In the United States, cattle are far from the largest source of greenhouse gases, which include carbon dioxide, methane and others. Their total contribution is dwarfed by the burning of fossil fuels for electricity, transportation and industry. But livestock are among the largest sources of methane, which can have 80 times the heat-trapping power of carbon dioxide although it persists for less time.

Estimates vary, in part because animal emissions are more difficult to quantify than, say, flue gases at a power plant. But enteric fermentation by beef cattle accounts for nearly 2 percent of total emissions in the United States, according to the Environmental Protection Agency.

A dust cloud over the Bovina Cattle Company’s feed yard near Bovina, Texas.
Taking a break from cutting corn silage, used to feed cattle.

Unlike fossil-fuel burning, which adds to warming by putting ancient carbon back into the atmosphere as carbon dioxide — where it traps the sun’s heat — cattle methane is part of a relatively short cycle. The methane results from eating vegetation that has grown by taking carbon dioxide from the atmosphere. After about a decade, the methane breaks down, forming carbon dioxide, which is used for more plant growth.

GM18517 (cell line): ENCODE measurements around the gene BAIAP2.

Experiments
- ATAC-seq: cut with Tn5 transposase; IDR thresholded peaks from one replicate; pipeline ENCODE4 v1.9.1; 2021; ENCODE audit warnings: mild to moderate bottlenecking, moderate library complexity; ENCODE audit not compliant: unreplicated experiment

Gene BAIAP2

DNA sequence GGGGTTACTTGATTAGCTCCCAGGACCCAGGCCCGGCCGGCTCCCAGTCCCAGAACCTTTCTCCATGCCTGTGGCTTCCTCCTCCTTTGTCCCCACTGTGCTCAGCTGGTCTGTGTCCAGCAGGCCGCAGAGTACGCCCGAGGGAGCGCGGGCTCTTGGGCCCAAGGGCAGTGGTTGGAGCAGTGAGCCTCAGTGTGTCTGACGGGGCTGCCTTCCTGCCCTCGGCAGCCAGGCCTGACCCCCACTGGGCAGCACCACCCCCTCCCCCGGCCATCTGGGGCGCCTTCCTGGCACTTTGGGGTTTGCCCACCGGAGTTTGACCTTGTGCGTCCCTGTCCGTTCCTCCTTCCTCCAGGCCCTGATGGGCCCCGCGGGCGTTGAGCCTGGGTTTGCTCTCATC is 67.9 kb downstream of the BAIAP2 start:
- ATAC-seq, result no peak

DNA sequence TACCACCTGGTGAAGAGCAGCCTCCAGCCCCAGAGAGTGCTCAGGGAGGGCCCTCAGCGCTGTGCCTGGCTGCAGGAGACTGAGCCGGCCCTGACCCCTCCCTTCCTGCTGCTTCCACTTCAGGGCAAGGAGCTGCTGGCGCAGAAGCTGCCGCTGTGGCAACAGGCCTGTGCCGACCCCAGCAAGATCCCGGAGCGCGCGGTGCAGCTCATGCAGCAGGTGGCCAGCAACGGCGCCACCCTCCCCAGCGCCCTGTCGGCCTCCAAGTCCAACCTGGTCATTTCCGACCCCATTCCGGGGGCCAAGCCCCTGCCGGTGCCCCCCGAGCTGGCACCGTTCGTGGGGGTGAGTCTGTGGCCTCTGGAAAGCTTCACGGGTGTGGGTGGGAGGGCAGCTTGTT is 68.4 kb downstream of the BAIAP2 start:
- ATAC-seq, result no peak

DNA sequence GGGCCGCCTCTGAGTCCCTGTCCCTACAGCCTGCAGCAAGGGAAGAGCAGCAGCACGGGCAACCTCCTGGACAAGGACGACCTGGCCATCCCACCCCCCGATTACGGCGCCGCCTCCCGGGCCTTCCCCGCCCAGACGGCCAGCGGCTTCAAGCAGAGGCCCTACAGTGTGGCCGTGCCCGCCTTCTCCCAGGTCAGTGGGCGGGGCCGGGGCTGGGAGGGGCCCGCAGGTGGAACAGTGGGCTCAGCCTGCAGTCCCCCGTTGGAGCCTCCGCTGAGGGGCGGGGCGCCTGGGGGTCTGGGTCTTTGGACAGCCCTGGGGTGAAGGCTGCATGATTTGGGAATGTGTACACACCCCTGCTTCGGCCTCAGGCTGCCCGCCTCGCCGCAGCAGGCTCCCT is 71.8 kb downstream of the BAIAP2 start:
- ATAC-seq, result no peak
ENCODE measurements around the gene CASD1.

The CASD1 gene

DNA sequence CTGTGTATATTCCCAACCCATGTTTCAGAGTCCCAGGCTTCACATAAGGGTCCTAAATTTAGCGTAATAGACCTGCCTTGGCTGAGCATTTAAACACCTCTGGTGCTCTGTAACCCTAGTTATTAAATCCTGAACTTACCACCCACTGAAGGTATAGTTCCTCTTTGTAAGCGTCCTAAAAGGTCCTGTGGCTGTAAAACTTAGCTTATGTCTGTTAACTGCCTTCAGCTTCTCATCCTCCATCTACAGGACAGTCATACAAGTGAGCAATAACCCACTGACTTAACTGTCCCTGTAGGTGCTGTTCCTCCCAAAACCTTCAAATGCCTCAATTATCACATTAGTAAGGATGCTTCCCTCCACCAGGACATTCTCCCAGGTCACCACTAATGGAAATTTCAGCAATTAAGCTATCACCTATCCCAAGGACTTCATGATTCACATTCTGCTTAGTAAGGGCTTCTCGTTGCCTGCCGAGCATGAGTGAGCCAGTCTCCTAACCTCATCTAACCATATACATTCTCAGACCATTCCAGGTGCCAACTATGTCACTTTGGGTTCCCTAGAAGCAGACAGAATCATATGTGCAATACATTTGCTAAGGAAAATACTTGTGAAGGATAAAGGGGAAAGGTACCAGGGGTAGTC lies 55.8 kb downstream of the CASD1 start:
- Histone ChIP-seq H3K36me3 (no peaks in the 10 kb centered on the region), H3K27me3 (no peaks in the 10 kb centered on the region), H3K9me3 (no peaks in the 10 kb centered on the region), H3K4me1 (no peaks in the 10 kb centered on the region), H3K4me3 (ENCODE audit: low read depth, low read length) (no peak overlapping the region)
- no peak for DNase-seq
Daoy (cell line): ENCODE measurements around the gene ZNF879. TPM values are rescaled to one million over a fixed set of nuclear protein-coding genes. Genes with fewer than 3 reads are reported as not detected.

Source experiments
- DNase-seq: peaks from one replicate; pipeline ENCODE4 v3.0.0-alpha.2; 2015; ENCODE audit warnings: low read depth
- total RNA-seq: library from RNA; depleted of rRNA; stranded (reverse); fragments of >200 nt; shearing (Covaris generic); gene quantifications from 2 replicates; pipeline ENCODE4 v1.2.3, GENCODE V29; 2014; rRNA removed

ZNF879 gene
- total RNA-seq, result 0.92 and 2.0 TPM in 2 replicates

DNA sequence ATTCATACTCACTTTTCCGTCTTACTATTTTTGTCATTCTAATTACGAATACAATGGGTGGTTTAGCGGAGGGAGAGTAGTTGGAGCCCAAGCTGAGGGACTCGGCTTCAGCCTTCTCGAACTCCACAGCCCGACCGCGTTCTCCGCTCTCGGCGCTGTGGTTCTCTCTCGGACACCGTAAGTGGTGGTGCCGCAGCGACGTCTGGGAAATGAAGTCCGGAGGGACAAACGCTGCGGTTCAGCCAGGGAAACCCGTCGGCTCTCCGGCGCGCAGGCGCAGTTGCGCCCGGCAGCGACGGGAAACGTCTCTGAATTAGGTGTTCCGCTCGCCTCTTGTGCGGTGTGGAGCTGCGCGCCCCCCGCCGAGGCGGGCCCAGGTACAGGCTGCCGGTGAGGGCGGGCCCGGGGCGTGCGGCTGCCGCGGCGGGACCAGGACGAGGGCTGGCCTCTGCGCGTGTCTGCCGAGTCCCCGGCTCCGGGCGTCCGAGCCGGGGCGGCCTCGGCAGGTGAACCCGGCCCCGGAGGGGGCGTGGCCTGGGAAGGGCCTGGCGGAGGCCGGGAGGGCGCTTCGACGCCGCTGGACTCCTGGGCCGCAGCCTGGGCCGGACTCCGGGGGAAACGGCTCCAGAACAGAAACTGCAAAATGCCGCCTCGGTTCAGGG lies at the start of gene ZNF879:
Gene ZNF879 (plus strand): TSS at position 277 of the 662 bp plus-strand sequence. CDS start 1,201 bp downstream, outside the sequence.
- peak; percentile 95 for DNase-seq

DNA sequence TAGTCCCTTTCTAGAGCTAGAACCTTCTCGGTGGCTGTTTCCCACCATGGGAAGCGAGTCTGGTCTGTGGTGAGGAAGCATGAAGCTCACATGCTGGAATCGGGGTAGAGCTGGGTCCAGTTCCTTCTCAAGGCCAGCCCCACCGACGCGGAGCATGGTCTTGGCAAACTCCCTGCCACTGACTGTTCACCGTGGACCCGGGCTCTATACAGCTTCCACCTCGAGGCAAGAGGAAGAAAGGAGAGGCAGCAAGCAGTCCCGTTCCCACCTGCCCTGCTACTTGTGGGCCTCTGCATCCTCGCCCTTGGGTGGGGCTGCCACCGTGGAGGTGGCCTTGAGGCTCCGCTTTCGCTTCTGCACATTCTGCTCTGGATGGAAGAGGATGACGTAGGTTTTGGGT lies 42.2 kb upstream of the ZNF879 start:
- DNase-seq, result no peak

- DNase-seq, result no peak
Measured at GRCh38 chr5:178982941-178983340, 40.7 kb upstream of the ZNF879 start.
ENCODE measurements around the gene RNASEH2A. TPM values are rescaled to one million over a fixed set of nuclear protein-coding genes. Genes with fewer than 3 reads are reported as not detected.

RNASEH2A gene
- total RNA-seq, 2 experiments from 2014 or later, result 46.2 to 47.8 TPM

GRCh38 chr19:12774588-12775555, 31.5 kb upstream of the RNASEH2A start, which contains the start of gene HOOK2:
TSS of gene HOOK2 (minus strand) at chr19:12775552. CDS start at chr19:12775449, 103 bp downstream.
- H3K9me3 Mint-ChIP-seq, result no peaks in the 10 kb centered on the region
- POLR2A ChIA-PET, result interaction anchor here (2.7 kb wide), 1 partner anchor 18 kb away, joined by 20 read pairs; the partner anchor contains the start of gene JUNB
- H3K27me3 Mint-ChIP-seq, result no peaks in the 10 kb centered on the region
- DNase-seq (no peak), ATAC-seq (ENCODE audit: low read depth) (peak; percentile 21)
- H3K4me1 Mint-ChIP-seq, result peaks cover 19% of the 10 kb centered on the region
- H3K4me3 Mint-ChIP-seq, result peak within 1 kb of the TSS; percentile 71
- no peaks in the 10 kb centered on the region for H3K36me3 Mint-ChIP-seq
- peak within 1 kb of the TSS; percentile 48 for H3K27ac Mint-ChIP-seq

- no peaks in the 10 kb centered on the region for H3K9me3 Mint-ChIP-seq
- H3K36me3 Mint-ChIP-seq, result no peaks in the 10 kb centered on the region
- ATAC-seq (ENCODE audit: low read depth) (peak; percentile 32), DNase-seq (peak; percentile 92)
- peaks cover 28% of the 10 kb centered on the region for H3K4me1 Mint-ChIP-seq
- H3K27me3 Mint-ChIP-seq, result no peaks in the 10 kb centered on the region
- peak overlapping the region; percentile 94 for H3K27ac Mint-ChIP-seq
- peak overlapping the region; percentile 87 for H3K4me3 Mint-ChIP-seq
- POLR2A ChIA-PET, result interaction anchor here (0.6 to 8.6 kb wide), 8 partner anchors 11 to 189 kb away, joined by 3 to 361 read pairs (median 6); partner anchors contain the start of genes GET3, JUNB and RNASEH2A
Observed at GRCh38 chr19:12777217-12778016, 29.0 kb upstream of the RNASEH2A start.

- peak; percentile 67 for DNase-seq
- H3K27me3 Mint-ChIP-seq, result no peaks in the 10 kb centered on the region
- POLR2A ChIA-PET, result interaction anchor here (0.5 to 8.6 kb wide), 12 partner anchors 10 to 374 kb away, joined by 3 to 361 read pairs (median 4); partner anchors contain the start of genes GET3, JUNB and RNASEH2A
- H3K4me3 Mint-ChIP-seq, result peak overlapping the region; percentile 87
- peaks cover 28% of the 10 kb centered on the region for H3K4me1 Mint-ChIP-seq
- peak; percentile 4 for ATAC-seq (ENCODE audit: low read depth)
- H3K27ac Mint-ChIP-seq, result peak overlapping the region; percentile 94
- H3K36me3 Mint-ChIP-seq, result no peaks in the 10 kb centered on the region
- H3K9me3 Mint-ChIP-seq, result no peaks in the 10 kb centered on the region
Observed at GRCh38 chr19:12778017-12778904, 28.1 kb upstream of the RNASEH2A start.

In effect, the animals are recycling carbon over a short time frame, so if the cattle population remains roughly the same, the contribution to warming remains about the same. “It’s leaving the atmosphere as fast as it’s coming,” said Alan Rotz, a researcher with the U.S. Department of Agriculture who has studied emissions from beef production.